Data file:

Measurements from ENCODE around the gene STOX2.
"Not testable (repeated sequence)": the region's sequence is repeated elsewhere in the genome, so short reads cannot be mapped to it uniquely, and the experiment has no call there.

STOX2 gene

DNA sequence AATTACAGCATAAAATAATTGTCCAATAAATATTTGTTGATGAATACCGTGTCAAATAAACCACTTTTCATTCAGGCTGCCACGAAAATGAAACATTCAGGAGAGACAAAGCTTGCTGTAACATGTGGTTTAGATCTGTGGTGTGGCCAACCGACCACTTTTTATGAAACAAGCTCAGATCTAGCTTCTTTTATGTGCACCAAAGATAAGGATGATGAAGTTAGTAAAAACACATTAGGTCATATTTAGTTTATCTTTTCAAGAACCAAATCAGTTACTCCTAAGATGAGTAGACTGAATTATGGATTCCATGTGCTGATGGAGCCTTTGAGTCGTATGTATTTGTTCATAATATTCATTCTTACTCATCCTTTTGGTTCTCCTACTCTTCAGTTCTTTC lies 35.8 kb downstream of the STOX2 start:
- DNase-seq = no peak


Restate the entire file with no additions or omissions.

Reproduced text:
Measurements from ENCODE around the gene STOX2.
"Not testable (repeated sequence)": the region's sequence is repeated elsewhere in the genome, so short reads cannot be mapped to it uniquely, and the experiment has no call there.

STOX2 gene

DNA sequence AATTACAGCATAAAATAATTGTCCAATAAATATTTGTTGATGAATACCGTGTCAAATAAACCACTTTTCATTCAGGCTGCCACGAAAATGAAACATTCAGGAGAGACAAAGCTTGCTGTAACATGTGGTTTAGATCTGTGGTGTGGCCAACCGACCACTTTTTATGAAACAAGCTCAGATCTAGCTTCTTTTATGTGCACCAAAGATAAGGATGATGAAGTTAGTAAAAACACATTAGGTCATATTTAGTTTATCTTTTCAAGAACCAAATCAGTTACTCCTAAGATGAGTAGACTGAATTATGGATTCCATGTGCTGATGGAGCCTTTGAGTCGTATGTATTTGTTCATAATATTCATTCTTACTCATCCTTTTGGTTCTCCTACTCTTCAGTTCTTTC lies 35.8 kb downstream of the STOX2 start:
- DNase-seq = no peak